I swallowed the pips and put some of the peel in my mouth.

     ‘Don’t eat it!’ said the voice. ‘There isn’t time. Swallow it! Be quick! Swallow it!’

     I took a small knife from my pocket and cut the oranges into large chunks. I swallowed the pieces of oranges one after the other.

     There were still three oranges on the table when I heard Pongo outside. I stopped. My stomach was nearly full.

     ‘Be quick! Swallow them!’ said the voice in my head.

     I was lucky. Pongo and the other policeman had seen some carts at the dock gate. They went and talked to the drivers. This gave me a few more minutes.

     I must swallow all the oranges, I thought. Only three left!

     I swallowed the first one, and then the second one.

     Suddenly the door began to open. I went through a great deal of struggle and finally managed to finish off the last piece of the last orange. Pongo and the other policeman walked in.

     ‘This is the thief.’ Pongo said. ‘I caught him with his pockets full of oranges.’
     Then Pongo looked at the table and at first, he could not figure out what had happened. ‘Where are the oranges?’

     ‘I can smell them,’ said the other policeman.
     I said nothing.

     Pongo looked everywhere for the oranges. He looked in my pockets. He looked in my apron. But he didn’t find one orange.

     Finally, Pongo understood what had happened. But it was very difficult to believe.

     ‘Seventeen oranges!’, he said.

     ‘Seventeen big oranges! How did you eat them all?’

     I said nothing. Pongo was not able to send me to prison. There was no evidence.

     Pongo became angry and shouted at me. But I didn’t say a word. In the end, he had to let me go. I told Clem Jones about the seventeen oranges.

     ‘Pongo locked you in that cabin for half an hour,’ said Clem. ‘He had no right to do that.’

     Perhaps Clem was right. I don’t know. I didn’t have time to think about it. I had eaten seventeen large oranges -peels, pips and all. I felt very sick for a week and those oranges kept working away in my stomach.
The boy swallowed the seeds. When he wanted to chew the orange peels, his inner voice told him to swallow it quickly as he had no time for chewing. He took a small knife from his pocket and cut the oranges into big pieces and swallowed one by one. There were still three oranges left on the table when the boy could hear Pongo. The boy's stomach was full, but his inner voice asked him to swallow the three oranges left on the table.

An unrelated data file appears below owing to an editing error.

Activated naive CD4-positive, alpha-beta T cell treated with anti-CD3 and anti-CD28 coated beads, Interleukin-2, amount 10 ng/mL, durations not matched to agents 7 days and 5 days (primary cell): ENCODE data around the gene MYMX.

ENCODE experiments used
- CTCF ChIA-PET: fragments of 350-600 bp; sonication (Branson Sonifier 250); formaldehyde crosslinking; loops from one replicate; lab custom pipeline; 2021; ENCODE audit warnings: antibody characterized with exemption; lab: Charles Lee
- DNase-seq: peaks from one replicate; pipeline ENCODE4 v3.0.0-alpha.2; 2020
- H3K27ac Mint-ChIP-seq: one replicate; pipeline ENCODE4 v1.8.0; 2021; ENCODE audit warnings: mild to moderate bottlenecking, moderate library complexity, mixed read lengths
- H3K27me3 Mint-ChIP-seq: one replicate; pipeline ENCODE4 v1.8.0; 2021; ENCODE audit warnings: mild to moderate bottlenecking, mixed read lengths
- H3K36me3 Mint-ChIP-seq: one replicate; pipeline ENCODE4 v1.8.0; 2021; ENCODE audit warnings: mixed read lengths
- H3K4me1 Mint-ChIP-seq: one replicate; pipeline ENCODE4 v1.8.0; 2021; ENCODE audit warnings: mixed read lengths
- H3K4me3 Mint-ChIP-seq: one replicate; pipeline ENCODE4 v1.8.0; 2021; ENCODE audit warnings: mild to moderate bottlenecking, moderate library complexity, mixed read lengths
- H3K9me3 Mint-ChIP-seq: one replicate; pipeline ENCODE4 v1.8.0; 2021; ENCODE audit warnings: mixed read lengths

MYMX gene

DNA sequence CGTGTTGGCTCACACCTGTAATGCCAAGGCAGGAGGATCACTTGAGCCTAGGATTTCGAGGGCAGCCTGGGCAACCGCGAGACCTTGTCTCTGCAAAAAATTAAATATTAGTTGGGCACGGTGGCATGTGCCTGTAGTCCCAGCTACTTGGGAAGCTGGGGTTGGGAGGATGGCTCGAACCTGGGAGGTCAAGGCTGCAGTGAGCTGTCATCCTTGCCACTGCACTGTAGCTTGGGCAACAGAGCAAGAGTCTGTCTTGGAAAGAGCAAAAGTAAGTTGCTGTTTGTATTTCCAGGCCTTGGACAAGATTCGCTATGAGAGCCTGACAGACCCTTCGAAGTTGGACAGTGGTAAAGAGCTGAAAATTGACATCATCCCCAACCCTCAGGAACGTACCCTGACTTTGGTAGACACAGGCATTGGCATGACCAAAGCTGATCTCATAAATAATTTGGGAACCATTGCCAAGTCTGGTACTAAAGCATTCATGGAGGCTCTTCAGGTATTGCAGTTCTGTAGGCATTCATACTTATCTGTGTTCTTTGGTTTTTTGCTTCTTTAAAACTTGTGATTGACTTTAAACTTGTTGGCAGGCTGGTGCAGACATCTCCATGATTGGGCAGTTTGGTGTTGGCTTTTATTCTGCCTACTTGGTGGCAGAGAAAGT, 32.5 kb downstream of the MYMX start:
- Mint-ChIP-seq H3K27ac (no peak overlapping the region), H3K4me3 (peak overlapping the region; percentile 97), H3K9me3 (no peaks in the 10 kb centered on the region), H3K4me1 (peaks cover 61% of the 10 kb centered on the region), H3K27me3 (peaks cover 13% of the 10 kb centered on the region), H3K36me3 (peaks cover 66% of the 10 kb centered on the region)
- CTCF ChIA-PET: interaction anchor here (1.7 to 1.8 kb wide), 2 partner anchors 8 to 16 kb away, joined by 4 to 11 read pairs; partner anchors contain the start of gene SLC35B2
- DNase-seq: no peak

Luckily Pongo and his colleague saw some carts at the gate of the dock, and they went to them to talk to the drivers. That gave the boy some more time to swallow the three oranges.

He swallowed the first one and then the second orange. The door began to open suddenly. Finally, the boy finished off the last orange with a lot of struggle. Pongo and the other policeman entered the cabin. Pongo showed the boy to the other policeman and said that he was the thief and that Pongo caught him with oranges in his pocket. But when Pongo looked at the table, he could not understand anything. He could not believe his eyes when he realized what might have happened. The other policeman said that he could smell oranges. Pongo tried to search for the oranges in the narrators pocket and apron, but he could not find even one orange. Finally, Pongo understood what might have happened to the oranges.

Pongo exclaimed, "Seventeen oranges!" That too, the oranges were so big, how could the boy eat them all. Pongo had no evidence, so he could not send the boy to the jail. Pongo became enraged and shouted at the boy, but the boy did not utter a word. Finally, he had to let the boy go. The boy narrated his story of seventeen oranges to Clem Jones. Clem was worried at the fact that Pongo locked the boy in the cabin for half an hour and he has no right to do that. Clem was right, but the boy had no time to think of these things when he was in the cabin. The boy had eaten seventeen big oranges with the peel and the seeds. He was not well for a few weeks as those oranges in the stomach were too much for him.
Meanings of difficult words:
Pips Seed.
Dock An enclosed area of water in a port for the loading, unloading, ships.
ChunksSolid piece of something.
Figure out Determine.
State Council of Educational Research and Training (2019). Term-2 English Standard-9. Seventeen Oranges - Bill Naughtan(pp. 93-97). Published by the Tamil Nadu Textbook and Educational Services Corporation.